Two of the top recommendations we make in our sales development engagements are 1) don’t waste time on unqualified buyers, and 2) seek to achieve a 100% closing rate on all qualified buyers.
This article focuses on the second lesson – seek to achieve a 100% closing rate on qualified buyers, and offers a proven method for achieving a high sales closing rate.
The method is called ZOPA – Zone of Proposal Acceptance. It seeks to align the buyer’s desires and budgets with the salesperson’s solutions by offering the buyer choices. This method not only is proven to be successful, it also aligns with the buyer’s desire for options.
Buyers prefer options
As part of the research I did for my upcoming book, buyers were asked about their preferences when reviewing sales proposals. The survey asked buyers if they preferred to be presented one sensible solution vs. 2 or 3 options. Here’s what we asked and what they said…
More than 8 out of 10 buyers want to be presented with choices. Give your buyers what they want and you get more of what you want – closed sales. That’s why ZOPA is so effective.
How to apply ZOPA
Applying the ZOPA method results in offering your buyers Good-Better-Best options. Follow these 5 steps…
Step 1 - Get a sense for your buyer’s budget. Our survey revealed that more than three-quarters of buyers are at least somewhat comfortable telling the salesperson what the budget is. Obtain some information about the budget and use that to assemble your choices.
Step 2 – Determine how your products and services can add value to your buyer, can solve his problems, and can help him achieve his business goals. Determine all the various services, features, tactics and strategies that you can apply to the situation, and list them in order of cost, from low to high.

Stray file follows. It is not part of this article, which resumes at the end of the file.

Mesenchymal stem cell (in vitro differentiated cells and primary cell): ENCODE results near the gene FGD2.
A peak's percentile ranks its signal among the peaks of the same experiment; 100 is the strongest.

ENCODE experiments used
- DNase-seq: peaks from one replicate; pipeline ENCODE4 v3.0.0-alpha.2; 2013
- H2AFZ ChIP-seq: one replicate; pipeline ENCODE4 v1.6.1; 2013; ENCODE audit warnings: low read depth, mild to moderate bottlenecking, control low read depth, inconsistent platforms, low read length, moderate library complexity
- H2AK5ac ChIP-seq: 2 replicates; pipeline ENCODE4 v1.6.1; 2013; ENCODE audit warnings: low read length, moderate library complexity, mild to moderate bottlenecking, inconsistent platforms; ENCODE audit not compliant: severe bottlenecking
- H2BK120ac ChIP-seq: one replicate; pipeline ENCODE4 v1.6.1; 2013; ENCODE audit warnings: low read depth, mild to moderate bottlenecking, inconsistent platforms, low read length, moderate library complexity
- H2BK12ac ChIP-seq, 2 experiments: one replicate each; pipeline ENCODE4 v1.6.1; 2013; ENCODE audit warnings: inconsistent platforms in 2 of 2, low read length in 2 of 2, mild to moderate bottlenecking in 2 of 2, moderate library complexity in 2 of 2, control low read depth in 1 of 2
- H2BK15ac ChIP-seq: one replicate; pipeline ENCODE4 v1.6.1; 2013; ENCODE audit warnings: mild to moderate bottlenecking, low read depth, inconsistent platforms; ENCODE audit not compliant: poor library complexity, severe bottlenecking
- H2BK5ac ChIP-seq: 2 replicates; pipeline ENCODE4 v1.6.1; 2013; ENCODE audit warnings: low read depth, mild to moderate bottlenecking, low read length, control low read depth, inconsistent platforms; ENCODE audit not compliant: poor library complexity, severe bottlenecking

Step 3 – Determine your first choice – the “Good” option - the least expensive of the three options you will be proposing to your buyer. This first option should be priced so that it fits easily with your buyer’s budget, almost ensuring you will not get a price objection. Do this by including in your first option the services, features, tactics and strategies that will achieve the goals, and the overall investment fits easily into the budget.
Step 4 – Determine your top choice – the “Best” option - the most expensive of the three options you will be proposing to your buyer. This top option includes all the items you determined are appropriate in Step 2.
Step 5 – Determine your middle option – the “Better” option. This one is the trickiest to assemble. Ideally, you want to assemble the features and services that result in this option being priced about midway between the least expensive option and the most expensive option, but a little closer to the top option.
Step 6 – Once you’ve determined what your three options include and how they are priced, assemble them into your proposal in a way that you can easily communicate them to your buyer.
Statistically, about two-thirds of your buyers will choose the middle option.
You can choose your own terminology. Using “Good-Better-Best” isn’t a requirement. I’ve seen options titled “Silver-Gold-Platinum”, “Fast-Faster-Fastest” and other labels. Make your naming plan work for your buyers, whatever make sense.
In summary, you can increase your sales closing rate by offering options to your buyers. As long as the options you present will truly add value and contribute to your buyer’s success, you will experience a higher sales closing rate and may also find you are increasing the average size of your sale.
Agree, disagree, or just have something to add?
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